The authors next converted the data to DICOM format to obtain density values for each voxel, via PMOD software (PMOD Technologies). For printing, the volumetric data must be converted to a contiguous surface. The authors used ImageJ software to render the surface and export the results to Wavefront format. Using a combination of software tools – the open source Meshlab and the freeware Netfabb Studio Basic – the team completed stereolithographic editing to repair any gaps, remove excess mesh, and smooth the surface of the final model tools before printing. Finally, the authors compare printing materials and options with 3D printing services or a commercial desktop printer.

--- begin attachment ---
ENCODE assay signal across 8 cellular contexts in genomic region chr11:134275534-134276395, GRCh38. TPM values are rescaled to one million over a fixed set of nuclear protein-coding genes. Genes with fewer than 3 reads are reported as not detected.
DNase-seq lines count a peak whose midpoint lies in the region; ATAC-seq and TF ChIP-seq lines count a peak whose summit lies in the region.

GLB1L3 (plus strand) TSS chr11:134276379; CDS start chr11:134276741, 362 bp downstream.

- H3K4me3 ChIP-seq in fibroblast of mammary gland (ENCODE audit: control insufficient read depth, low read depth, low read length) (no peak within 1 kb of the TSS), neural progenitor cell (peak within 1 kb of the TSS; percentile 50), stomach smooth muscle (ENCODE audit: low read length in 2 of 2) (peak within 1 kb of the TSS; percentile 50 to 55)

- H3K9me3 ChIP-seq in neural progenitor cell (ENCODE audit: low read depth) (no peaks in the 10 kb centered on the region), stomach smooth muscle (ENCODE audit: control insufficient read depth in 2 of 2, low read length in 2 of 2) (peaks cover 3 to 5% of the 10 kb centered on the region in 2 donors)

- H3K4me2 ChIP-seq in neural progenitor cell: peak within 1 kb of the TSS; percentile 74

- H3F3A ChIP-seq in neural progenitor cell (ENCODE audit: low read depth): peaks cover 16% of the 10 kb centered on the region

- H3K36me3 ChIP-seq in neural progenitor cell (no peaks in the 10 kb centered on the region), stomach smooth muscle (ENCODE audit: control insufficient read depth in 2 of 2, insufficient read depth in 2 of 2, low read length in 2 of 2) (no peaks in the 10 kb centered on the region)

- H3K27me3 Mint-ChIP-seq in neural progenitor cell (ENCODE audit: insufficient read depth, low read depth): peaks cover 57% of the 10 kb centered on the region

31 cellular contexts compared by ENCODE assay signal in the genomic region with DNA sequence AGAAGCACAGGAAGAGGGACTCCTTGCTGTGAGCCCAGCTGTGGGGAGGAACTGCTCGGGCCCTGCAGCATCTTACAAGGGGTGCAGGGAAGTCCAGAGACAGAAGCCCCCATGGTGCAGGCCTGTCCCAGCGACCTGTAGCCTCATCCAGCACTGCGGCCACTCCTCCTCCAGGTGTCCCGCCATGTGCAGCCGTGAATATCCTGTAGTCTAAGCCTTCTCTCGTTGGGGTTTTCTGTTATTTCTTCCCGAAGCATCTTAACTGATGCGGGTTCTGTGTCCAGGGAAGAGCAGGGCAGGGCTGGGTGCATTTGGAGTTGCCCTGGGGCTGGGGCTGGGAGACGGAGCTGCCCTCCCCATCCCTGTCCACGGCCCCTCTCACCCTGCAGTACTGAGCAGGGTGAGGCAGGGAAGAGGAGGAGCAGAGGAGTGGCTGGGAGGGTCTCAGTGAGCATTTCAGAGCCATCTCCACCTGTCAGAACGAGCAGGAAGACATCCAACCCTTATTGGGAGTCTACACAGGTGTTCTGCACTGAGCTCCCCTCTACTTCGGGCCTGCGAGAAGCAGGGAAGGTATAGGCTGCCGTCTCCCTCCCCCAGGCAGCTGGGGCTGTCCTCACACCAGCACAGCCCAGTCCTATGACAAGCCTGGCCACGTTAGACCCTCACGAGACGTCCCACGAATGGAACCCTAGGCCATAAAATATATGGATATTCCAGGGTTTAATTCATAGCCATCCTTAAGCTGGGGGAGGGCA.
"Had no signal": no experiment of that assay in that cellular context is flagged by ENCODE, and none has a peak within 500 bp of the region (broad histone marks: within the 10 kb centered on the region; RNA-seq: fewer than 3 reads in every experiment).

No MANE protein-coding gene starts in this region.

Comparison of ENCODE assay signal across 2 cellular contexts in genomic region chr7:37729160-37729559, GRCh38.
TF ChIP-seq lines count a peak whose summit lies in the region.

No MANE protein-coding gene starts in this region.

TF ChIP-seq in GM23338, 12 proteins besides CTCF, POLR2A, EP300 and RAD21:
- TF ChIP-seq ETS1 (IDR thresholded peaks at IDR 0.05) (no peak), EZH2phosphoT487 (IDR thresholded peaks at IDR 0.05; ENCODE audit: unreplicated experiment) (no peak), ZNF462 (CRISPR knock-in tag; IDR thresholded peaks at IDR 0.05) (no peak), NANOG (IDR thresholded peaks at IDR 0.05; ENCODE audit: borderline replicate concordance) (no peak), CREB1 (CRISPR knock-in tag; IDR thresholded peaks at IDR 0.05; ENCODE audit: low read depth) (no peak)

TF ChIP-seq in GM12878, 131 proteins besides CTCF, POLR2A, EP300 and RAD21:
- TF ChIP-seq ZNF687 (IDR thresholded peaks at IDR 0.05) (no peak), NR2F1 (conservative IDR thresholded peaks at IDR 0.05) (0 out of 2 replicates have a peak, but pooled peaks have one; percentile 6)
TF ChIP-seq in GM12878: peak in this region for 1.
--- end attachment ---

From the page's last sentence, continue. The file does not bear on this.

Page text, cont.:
The authors present accurate and highly detailed plastic models of the rabbit skull, rat skeleton, and lungs in varied colors. Today's 3D printing technology and the Albira imaging system's fine voxel size and data handling capabilities make it possible to cost-effectively create complex, detailed, and accurate 3D models that would otherwise be impossible to reproduce. These physical models show promise as practical, hands-on visualization, research, and educational tools.